I thought this would be a good topic for some general discussion. In some of the “top stories” feed below I see some really questionable ones. For example, the story about Oreos being as addictive as Cocaine. Did anyone actually click through and read the article? It seems like a pretty stupid study to me. In test #1, they gave a lab rat the choice to go through a maze with two endings. One with an oreo and one with a rice cake. The rat preferred the oreo. Next they put the lab rat in the maze where one end had toe reward of cocaine and one end had the reward of a water/saline solution. They rat preferred the cocaine. Now suddenly, there is an article saying Oreos are as Addictive as cocaine!!! It’s pretty ridiculous, yet as personal trainers and group-x instructors these are exactly the kinds of tidbits and news bites we post on our facebook walls for our clients to see. Aren’t we doing them a disservice? How about the article about the “Best poses for digestion” also linked in the top stories news feed. Did you click through and read the fine print that this is based on a SINGLE yoga instructors opinion, with no scientific research to back it up? It frustrates me the amount of bad info we spread to our clients based on sensational titles. How much research do you put in to the things you share on your Facebook and Twitter feeds to your clients? Do you make a conscious effort to correct the misinformation out there? It seems like sometimes, we as professionals are our own worst enemies! What do you think?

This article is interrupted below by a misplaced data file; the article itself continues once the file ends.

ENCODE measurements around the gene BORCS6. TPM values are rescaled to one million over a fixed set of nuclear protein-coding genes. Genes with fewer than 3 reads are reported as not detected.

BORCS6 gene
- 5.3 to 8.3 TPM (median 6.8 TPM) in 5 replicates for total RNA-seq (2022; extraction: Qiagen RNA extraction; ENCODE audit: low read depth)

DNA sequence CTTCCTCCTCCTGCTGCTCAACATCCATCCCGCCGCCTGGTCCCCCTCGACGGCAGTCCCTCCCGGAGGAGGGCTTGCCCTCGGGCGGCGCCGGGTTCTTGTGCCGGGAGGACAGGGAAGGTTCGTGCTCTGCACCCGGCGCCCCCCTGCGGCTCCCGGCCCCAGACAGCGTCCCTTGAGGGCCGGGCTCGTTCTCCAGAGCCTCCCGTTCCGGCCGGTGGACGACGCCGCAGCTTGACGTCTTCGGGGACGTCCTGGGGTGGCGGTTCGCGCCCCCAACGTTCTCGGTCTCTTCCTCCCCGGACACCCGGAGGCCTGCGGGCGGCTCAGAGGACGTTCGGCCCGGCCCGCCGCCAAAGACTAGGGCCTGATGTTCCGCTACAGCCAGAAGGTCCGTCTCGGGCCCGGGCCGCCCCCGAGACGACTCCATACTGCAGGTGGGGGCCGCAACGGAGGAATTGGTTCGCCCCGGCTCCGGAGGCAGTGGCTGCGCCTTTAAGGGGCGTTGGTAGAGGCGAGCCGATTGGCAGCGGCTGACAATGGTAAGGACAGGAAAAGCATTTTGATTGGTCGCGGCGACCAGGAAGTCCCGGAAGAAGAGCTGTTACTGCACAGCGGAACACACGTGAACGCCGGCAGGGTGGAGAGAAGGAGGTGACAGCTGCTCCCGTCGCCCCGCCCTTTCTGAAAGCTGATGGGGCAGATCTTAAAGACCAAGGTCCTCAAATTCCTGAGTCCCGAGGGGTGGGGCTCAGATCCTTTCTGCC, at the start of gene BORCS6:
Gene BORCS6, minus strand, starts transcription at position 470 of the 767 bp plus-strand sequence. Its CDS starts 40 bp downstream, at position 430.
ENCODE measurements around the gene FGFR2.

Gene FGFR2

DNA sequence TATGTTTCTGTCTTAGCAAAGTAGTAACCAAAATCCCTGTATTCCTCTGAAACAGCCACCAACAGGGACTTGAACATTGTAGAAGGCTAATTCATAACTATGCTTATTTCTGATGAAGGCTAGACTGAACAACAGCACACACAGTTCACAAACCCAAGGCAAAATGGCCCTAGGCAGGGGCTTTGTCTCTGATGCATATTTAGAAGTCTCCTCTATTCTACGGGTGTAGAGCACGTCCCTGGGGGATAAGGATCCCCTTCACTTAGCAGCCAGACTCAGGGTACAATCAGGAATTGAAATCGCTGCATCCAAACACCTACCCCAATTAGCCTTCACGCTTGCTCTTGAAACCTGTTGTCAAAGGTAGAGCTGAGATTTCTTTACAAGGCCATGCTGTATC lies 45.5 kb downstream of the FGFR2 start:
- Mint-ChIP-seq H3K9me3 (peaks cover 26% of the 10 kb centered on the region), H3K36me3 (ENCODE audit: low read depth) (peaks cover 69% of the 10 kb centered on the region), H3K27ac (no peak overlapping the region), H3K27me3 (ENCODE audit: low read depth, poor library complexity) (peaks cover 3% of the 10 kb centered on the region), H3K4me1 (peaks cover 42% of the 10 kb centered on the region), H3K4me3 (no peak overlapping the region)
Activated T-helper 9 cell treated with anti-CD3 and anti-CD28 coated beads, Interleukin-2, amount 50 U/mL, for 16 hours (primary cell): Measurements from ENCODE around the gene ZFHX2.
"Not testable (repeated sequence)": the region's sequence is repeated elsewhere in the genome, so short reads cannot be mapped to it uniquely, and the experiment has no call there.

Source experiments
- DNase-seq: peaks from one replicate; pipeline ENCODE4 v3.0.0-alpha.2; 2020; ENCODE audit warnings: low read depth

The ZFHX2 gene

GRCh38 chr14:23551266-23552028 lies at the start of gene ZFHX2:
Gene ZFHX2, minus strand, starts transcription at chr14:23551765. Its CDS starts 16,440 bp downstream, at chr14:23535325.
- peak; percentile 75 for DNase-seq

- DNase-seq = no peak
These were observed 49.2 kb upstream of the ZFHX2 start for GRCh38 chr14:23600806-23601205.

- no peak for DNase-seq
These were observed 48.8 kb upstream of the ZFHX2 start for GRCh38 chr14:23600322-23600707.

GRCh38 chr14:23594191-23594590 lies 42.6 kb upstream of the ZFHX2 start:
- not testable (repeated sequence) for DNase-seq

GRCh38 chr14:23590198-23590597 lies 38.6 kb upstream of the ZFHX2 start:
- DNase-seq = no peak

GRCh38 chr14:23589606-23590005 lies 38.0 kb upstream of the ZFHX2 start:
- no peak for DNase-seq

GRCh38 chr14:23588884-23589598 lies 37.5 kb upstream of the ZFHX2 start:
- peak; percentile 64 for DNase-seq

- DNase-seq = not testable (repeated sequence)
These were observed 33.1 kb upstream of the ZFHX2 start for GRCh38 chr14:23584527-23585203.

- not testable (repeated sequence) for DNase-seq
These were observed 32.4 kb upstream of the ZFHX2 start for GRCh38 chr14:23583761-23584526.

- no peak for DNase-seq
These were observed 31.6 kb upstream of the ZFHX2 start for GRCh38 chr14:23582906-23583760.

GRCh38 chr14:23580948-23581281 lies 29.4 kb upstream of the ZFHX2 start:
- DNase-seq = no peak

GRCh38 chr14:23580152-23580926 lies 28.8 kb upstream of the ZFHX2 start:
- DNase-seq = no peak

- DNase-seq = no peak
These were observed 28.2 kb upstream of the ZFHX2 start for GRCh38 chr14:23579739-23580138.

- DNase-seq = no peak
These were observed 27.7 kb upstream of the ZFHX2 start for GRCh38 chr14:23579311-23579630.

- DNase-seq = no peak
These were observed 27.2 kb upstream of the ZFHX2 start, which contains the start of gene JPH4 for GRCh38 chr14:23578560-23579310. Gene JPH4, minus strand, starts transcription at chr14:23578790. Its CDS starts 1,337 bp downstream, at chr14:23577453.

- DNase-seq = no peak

This is exactly why I got my holistic nutrition certification through the Institute of Integrative Nutrition. I wanted resources and education behind me that isn’t commercialized or opinion biased but off of research, data that isn’t being offered in the main stream society and to help clients who fit into different categories, cultures and lifestyles. I highly recommend that all trainers who help their clients on the nutrition side go to this school. It is a year long certification process which goes beyond being thorough on the composition of food and how our bodies interact with real food versus junk food, etc.